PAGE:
As the summer heats up, so does the grill, since it’s the perfect time to enjoy mouthwatering meals cooked over an open flame. However, the delicious aroma of roasting meat and appealing side dishes is sure to make your pet want to sneak a bite. Although your furry pal wants an invitation to your summer barbecue, many hazards can lead to your pet requiring emergency care. Before busting out the tongs and your “Kiss the Cook” apron, double check your cookout area for potential dangers, and ensure your party is safe for your pet. Here are four cookout emergencies that could harm your pet, and ways to prevent them.

#1: Your pet gets into the trash can that’s filled with barbecue scraps

The grill is likely much more closely watched than the trash can, so your four-legged friend may make their move on the bag full of thrown-away treats. Chicken, rib, and steak bones may seem like great pet chew toys, but these cooked bones can easily splinter, piercing the gums, mouth, and entire gastrointestinal tract. They also can become stuck, and require emergency surgical removal. The same holds true for corn cobs, so prevent your pet from gnawing on these items.

The trash can may also be filled with spoiled food that sat out too long in the hot sun, aluminum foil covered in grease and seasonings, or sometimes bees that were drawn to the sweet scent of desserts and beverage cups. Whatever your pet may find in the trash can, you can guarantee the item should not be chewed on or ingested, because the result may be food toxicity, a gastrointestinal obstruction, pancreatitis, or an allergic reaction from a bee sting. Ensure the trash can lid is firmly in place, and that your pet cannot knock the can over.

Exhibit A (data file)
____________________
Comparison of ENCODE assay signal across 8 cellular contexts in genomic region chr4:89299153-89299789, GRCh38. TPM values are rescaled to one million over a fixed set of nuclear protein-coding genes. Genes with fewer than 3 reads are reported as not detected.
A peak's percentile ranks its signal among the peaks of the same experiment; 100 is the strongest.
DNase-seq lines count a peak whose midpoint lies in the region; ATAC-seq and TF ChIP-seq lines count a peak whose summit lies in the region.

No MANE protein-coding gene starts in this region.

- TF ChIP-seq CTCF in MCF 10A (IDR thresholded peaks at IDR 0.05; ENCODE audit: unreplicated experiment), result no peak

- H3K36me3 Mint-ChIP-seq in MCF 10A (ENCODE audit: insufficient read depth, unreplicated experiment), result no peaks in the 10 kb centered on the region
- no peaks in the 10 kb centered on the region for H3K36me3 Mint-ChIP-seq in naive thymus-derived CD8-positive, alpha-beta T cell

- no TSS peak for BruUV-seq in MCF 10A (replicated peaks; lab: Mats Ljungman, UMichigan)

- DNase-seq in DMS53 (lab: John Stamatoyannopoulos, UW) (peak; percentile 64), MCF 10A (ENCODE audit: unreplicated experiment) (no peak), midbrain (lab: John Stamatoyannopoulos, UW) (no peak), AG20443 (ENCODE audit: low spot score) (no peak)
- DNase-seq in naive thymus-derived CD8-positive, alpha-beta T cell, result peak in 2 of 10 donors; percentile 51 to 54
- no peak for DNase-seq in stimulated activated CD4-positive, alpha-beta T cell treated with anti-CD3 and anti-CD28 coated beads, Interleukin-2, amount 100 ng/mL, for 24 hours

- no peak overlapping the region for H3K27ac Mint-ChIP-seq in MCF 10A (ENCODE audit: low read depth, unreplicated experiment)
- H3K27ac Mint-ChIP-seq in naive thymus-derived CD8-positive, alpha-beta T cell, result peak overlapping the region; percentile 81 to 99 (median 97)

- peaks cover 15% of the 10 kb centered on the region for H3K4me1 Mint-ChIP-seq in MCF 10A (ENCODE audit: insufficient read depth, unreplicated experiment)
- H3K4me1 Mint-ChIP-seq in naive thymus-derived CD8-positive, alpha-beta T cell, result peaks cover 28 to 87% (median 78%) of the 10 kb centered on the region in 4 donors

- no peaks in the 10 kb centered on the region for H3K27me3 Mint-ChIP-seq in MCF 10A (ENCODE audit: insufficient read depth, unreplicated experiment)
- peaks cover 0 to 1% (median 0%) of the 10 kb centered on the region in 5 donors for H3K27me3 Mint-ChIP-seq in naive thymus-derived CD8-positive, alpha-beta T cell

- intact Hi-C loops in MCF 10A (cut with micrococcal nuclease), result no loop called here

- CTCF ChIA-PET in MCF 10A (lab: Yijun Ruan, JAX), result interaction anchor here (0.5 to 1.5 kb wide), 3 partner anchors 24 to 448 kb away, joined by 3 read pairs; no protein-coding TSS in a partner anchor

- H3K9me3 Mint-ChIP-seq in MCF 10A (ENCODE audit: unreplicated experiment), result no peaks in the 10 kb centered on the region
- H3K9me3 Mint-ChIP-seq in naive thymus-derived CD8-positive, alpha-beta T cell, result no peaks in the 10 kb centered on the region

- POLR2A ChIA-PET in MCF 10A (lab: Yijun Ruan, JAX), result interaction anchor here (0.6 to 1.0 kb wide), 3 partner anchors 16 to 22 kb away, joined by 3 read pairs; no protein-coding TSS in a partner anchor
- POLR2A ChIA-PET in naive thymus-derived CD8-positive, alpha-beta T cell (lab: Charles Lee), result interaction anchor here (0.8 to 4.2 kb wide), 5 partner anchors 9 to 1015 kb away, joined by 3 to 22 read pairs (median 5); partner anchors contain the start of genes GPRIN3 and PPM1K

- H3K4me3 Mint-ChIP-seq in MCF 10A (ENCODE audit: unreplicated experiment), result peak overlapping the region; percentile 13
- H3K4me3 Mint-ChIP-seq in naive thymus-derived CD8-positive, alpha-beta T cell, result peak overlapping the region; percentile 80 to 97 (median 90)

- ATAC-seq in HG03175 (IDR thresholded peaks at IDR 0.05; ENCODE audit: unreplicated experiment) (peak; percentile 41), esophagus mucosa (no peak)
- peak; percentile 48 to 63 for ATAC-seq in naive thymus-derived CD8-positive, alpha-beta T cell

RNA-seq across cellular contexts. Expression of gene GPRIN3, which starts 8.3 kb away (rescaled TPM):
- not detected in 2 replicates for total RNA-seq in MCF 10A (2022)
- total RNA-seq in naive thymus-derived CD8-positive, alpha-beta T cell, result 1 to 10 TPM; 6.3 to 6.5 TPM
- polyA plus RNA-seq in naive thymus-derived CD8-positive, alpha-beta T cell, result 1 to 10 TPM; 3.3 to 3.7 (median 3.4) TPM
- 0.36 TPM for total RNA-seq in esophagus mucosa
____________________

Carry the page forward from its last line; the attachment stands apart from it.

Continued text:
#2: Your pet eats an entire bowl of potato salad, guacamole, or other side dish

Side dishes are typically packed with seasonings and other ingredients to give them extra flavor but many of these items can be dangerous for your pet. Foods high in fat, like mayonnaise-loaded potato salad and guacamole, can lead to life-threatening pancreatitis, while onions, garlic, and chives can cause anemia. Bags of salty snacks, such as potato chips and pretzels, can be hazardous if eaten in large amounts, because of the high sodium content. Be aware of unattended food left on the picnic table, as your resourceful pet can likely find a way to sneak into the dishes without being noticed. If your pet cannot be trusted around the table, keep them indoors with their own tasty snack, such as a rubber Kong stuffed with peanut butter, yogurt, cheese, or canned food.

#3: Your pet takes off with the T-bone steak

Nothing is more attractive to your pet than the smell of grilling meat, and a thick, juicy T-bone steak is no exception. If you step away from the grill, your pet may see an opportunity to snatch a bite, but their daring can lead to burned paws, or a singed muzzle and, depending on the severity, may require emergency veterinary care to alleviate the pain of their burns. If your pet is lucky enough to snag the steak without getting burned, they can still suffer from pancreatitis from eating the fat, or a gastrointestinal obstruction if they gulp down the bone. Never leave your grill unattended, and ensure your pet cannot access the area until the grill has completely cooled off. Additionally, when you have finished cooking, always clean up spilled grease that will tempt your pet.

#4: Your pet was sprayed with DEET-containing insect repellent

Mosquitoes and other biting insects can ruin a cookout, and you want your pet to be comfortable, too. But, avoid spraying your pet with an insect repellent containing DEET. While highly effective at keeping you bite-free, DEET can be toxic for your pet. This ingredient can cause eye damage, airway inflammation, difficulty breathing, disorientation, tremors, and seizures. If your pet was accidentally sprayed with a DEET-containing repellent, wash them thoroughly, and contact our team for further advice.

Although we hope your summer cookouts go smoothly, pets are notorious for finding ways to get into mischief. If your furry pal steals a steak or gobbles down the guacamole, contact our Pet Emergency Clinic and Referral Center team for help.